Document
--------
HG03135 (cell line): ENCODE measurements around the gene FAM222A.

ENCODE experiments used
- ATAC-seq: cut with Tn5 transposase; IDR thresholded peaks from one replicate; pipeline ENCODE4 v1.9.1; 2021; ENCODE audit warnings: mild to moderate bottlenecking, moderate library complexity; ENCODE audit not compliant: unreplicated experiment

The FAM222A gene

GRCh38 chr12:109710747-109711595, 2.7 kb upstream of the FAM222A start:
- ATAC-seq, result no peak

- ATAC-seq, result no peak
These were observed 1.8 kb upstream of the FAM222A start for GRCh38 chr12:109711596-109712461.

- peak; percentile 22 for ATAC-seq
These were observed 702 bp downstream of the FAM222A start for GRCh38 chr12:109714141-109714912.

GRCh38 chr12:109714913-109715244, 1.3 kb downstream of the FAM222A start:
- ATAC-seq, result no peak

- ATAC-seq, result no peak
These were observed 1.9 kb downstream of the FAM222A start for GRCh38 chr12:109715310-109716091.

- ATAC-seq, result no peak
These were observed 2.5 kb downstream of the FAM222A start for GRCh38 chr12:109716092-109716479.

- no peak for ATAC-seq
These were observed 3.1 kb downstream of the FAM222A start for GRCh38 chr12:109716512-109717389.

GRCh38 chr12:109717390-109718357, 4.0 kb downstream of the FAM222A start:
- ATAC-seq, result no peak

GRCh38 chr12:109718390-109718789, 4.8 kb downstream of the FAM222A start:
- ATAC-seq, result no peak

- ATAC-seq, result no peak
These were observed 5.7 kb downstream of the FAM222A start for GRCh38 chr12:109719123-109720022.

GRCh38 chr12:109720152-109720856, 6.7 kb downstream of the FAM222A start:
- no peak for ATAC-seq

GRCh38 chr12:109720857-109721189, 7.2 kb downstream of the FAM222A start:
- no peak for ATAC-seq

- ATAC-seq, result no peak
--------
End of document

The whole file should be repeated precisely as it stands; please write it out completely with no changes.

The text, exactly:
HG03135 (cell line): ENCODE measurements around the gene FAM222A.

ENCODE experiments used
- ATAC-seq: cut with Tn5 transposase; IDR thresholded peaks from one replicate; pipeline ENCODE4 v1.9.1; 2021; ENCODE audit warnings: mild to moderate bottlenecking, moderate library complexity; ENCODE audit not compliant: unreplicated experiment

The FAM222A gene

GRCh38 chr12:109710747-109711595, 2.7 kb upstream of the FAM222A start:
- ATAC-seq, result no peak

- ATAC-seq, result no peak
These were observed 1.8 kb upstream of the FAM222A start for GRCh38 chr12:109711596-109712461.

- peak; percentile 22 for ATAC-seq
These were observed 702 bp downstream of the FAM222A start for GRCh38 chr12:109714141-109714912.

GRCh38 chr12:109714913-109715244, 1.3 kb downstream of the FAM222A start:
- ATAC-seq, result no peak

- ATAC-seq, result no peak
These were observed 1.9 kb downstream of the FAM222A start for GRCh38 chr12:109715310-109716091.

- ATAC-seq, result no peak
These were observed 2.5 kb downstream of the FAM222A start for GRCh38 chr12:109716092-109716479.

- no peak for ATAC-seq
These were observed 3.1 kb downstream of the FAM222A start for GRCh38 chr12:109716512-109717389.

GRCh38 chr12:109717390-109718357, 4.0 kb downstream of the FAM222A start:
- ATAC-seq, result no peak

GRCh38 chr12:109718390-109718789, 4.8 kb downstream of the FAM222A start:
- ATAC-seq, result no peak

- ATAC-seq, result no peak
These were observed 5.7 kb downstream of the FAM222A start for GRCh38 chr12:109719123-109720022.

GRCh38 chr12:109720152-109720856, 6.7 kb downstream of the FAM222A start:
- no peak for ATAC-seq

GRCh38 chr12:109720857-109721189, 7.2 kb downstream of the FAM222A start:
- no peak for ATAC-seq

- ATAC-seq, result no peak